Despite the technical utility of section 302 of the Natural Gas Policy Act, 15 U.S.C. 3362, in these respects, we remained concerned that it only would "authorize" purchase, rather than also to require deliveries, of natural gas to enable PG&E to continue to distribute sufficient volumes of natural gas. During January PG&E advanced arguments asserting that the allusion to an "order" in section 302 suggested that it embraced an ability to impose a supply mandate. Based on textual analysis of the Natural Gas Policy Act we remained unpersuaded on this point. In forming our view of this question we also consulted with an attorney of the Federal Energy Regulatory Commission who had been designated by the Commission's General Counsel to aid us in our examination of this question. Our textual analysis coupled with that of the Federal Energy Regulatory Commission attorney, together with our understanding of the provenance of section 302 as having had the original objective simply of permitting emergency sales into interstate commerce by non-jurisdictional gas producers without becoming thereby subject to then-existing wellhead price controls, prompted us to conclude that the Natural Gas Policy Act's emergency provisions, standing alone, would not suffice if the Federal Government were to mandate continuity of natural gas deliveries through PG&E to all of its service territory in northern and central California.
We then considered whether the Defense Production Act provided the authority to complement the emergency provisions of the Natural Gas Policy Act such that the entities (largely resellers and not producers) that had recently provided PG&E with natural gas could be directed to continue to make similar volumes available to PG&E. We concluded that the Defense Production Act would provide this authority.
Title I of the Defense Production Act authorizes the President to require the priority performance of contracts or orders in certain circumstances. Under section 101(a), 50 U.S.C. App. 2071(a), the President may require performance on a priority basis of contracts or orders that he deems "necessary or appropriate to promote the national defense." In determining what the national defense requires, it is clear the President may consider the potential impact of shortages of energy supplies. In the Energy Security Act Congress specifically designated energy as a "strategic and critical material" within the meaning of the Defense Production Act and also added language to its Declaration of Policy that establishes a link between assuring the availability of energy supplies and maintaining defense preparedness. The Defense Production Act's Declaration of Policy, 50 U.S.C. App. 2062(a)(7), states:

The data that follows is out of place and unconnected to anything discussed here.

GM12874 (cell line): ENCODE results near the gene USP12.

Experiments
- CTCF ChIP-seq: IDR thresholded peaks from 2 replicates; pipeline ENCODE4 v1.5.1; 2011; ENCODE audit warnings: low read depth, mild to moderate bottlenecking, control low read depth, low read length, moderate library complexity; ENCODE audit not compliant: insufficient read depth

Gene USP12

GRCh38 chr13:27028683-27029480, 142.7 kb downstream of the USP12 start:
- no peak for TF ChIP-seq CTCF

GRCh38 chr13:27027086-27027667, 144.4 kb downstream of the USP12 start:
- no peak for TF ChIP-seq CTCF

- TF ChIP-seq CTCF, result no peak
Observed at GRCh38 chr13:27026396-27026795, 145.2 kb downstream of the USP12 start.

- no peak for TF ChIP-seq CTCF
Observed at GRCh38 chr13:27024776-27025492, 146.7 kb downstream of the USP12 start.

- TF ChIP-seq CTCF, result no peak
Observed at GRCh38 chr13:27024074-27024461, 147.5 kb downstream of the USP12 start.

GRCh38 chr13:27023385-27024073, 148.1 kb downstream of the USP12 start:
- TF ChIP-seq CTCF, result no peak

[I]n order to ensure national defense preparedness, which is essential to national security, it is necessary and appropriate to assure the availability of domestic energy supplies for national defense needs.
PG&E's customer base in northern and central California includes a number of defense (including "space," as the term "defense" is defined in the Defense Production Act) installations and defense contractors that use natural gas and electricity and that clearly would be adversely impacted by interruption of natural gas service. Continuity of supply to these facilities was threatened in the same fashion as other industrial natural gas consumers in PG&E's service territory.
Section 101(c) of the Defense Production Act, 50 U.S.C. App. 2071(c), authorizes the President to require priority performance of contracts or orders for goods to maximize domestic energy supplies if he makes certain findings, including that the good is scarce and critical and essential to maximizing domestic energy supplies. In the situation existing in California in mid January, natural gas supplies would have become acutely scarce had the withholding by PG&E's suppliers continued and expanded to more suppliers than those that already had terminated deliveries. Moreover, continuity of natural gas supply is critical and essential in PG&E's service area to electric energy generation, petroleum refining, and maintaining energy facilities. These factors seemed directly to bear on the terms of section 101(c) of the Defense Production Act relating to continuity of energy production.
Accordingly, we structured the emergency natural gas order to include the supply obligation authorized by the Defense Production Act. Our understanding of the Defense Production Act regime was that it is broad enough to embrace mandates for priority performance of new orders to vendors, as well as priority performance of existing contracts. Thus this authority fit well in a transactional sense in which some vendors' contracts to supply gas might have expired by their terms just before the order.
This aspect of the Defense Production Act regime permitted the Department to impose a temporary supply assurance for natural gas to northern and central California comparable to that done with the electricity orders for the area of the State served by the California Independent System Operator by the Department's prior orders under section 202(c) of the Federal Power Act. The Department's emergency natural gas order was directed just to the group of suppliers that had provided PG&E natural gas on commercial terms during the 30-day period prior to issuance of the order. This approach was chosen as the least intrusive means that would achieve the public health and safety and defense preparedness objectives of continuing for the near term natural gas supplies into PG&E's service area. The order is best understood as an emergency, temporary action designed to afford California the opportunity to abate the emergency by its necessary further actions.
This concludes my prepared statement. Mr. Carrier and I will be pleased to respond to any questions the Committee may have.